Dahms, R., Drake, M., Grover, R., Solomon, A. et al., "Detailed Simulations of Stratified Ignition and Combustion Processes in a Spray-Guided Gasoline Engine using the SparkCIMM/G-Equation Modeling Framework," SAE Int. J. Engines 5(2):141-161, 2012, doi:10.4271/2012-01-0132.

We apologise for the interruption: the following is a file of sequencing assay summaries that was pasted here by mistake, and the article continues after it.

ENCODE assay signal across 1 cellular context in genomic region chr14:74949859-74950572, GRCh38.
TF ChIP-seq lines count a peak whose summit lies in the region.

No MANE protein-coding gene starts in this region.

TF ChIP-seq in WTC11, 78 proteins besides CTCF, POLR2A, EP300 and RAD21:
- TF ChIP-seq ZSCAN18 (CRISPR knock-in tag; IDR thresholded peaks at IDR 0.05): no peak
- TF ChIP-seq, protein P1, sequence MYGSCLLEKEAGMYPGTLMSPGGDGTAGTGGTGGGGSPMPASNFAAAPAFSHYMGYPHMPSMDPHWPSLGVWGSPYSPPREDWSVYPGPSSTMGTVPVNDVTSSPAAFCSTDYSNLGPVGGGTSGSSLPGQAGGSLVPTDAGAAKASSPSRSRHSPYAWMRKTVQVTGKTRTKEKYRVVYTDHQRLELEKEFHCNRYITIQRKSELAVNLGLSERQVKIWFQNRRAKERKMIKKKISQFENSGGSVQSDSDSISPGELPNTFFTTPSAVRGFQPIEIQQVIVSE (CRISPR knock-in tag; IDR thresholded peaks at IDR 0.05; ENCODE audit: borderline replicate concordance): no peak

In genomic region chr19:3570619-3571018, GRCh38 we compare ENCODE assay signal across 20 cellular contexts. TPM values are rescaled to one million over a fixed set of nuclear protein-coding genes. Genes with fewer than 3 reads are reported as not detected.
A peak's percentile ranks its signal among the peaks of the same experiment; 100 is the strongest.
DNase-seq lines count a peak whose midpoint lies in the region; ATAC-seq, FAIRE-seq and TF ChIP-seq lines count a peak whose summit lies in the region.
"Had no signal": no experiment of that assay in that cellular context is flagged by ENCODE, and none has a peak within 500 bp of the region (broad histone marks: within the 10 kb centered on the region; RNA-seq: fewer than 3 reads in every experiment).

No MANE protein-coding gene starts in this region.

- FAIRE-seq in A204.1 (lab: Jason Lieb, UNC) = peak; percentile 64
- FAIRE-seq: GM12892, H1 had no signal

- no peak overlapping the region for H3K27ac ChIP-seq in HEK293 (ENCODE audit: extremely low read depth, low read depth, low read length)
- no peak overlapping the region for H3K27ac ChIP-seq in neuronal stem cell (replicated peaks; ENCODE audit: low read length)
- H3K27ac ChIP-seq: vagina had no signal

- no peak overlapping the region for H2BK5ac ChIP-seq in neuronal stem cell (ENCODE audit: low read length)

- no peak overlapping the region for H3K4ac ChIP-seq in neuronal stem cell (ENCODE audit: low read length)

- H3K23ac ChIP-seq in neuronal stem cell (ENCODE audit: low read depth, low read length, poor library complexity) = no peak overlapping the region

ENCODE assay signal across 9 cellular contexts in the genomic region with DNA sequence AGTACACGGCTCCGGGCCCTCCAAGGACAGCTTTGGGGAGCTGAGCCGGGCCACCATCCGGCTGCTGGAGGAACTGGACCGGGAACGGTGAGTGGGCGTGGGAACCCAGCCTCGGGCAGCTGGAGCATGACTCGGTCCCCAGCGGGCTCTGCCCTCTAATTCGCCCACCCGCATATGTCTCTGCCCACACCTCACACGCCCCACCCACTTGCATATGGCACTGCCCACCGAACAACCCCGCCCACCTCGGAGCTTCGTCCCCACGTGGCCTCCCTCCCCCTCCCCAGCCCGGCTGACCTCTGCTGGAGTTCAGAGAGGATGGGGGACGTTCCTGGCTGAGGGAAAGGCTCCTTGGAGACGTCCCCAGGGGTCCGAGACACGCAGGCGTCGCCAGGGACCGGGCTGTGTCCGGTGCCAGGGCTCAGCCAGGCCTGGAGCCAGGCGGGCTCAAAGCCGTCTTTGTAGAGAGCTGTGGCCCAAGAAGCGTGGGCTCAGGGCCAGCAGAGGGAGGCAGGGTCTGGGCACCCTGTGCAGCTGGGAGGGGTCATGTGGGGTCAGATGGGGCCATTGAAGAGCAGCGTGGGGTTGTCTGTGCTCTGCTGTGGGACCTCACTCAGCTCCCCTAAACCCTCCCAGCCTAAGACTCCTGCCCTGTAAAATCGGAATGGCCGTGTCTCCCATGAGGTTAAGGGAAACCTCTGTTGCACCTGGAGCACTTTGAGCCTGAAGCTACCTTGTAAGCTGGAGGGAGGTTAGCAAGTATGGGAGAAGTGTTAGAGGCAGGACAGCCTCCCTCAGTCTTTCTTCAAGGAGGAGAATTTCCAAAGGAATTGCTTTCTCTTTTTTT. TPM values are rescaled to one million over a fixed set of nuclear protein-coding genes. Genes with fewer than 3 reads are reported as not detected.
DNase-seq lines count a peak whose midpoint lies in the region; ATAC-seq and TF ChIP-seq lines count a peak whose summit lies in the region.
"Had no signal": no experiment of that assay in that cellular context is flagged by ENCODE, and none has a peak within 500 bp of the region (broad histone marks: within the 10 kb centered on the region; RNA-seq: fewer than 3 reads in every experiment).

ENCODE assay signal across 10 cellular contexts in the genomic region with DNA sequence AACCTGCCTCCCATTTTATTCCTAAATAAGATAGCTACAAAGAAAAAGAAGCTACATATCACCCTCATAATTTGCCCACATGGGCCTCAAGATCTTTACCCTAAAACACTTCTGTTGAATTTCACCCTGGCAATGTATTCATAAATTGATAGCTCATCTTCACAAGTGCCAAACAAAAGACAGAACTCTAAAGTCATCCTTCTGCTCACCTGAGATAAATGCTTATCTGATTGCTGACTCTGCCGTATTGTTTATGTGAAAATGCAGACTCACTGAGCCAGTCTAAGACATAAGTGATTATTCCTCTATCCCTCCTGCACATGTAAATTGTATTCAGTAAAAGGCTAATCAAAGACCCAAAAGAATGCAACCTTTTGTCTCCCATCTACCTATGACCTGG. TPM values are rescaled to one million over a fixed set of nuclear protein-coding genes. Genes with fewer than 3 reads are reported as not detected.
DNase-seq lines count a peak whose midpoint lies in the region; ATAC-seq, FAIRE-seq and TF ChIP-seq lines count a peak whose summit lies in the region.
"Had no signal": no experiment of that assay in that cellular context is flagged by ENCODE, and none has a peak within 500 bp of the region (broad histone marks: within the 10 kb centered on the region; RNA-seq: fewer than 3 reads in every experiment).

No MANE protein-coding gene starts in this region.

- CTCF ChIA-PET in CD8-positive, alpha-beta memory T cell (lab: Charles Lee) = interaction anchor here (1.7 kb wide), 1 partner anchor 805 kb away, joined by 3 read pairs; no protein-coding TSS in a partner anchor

Recently, high-speed optical imaging data for a single operating point of a spray-guided gasoline engine has, along with the flamelet model and the G-equation theory, enabled the development of the new spark-ignition model SparkCIMM. Within its framework, detailed chemistry flamelet models capture the experimental feature of multiple localized ignition events along the excessively stretched and restriking spark channel, as well as the observations of non-spherical highly corrugated early turbulent flame fronts. The developed flamelet models account for the substantial turbulent fluctuations in equivalence ratio and enthalpy present under spray-guided conditions. A non-unity Lewis number formulation captures the deficient species diffusion into the highly curved flame reaction zone. Previously, these diffusion processes were shown to have a significant effect on the early flame development in spray-guided engines due to, initially, locally rich and highly diluted low turbulent Damköhler number mixtures. Localized flame extinction phenomena are captured by corresponding flamelet criteria. In this paper, the theoretical-numerical SparkCIMM/G-equation framework is applied to three different spray-guided engine operating conditions. These conditions vary substantially in engine speed, load, EGR rate, and in injection and spark-ignition timings. Accurate wall temperatures, flow fields and mixture property conditions at ignition timing were obtained by multiple 3D detailed intake simulations. Swirl numbers, trapped masses, pressure traces before spark advance, and the integral heat release were aimed to be in agreement with experimental data. Spray model parameters were optimized by comparison to spray-rig experiments. Providing such a proper setup for each operating point, the simulation results show excellent agreement with local and cylinder-averaged experimental data. The simulation captures the effects of the operating-point-dependent varying mixture pathways of the spark channel and the propagating flame on ignition and combustion. Turbulent mixture property fluctuations in equivalence ratio, enthalpy, flame stretch, and scalar dissipation are successfully reproduced.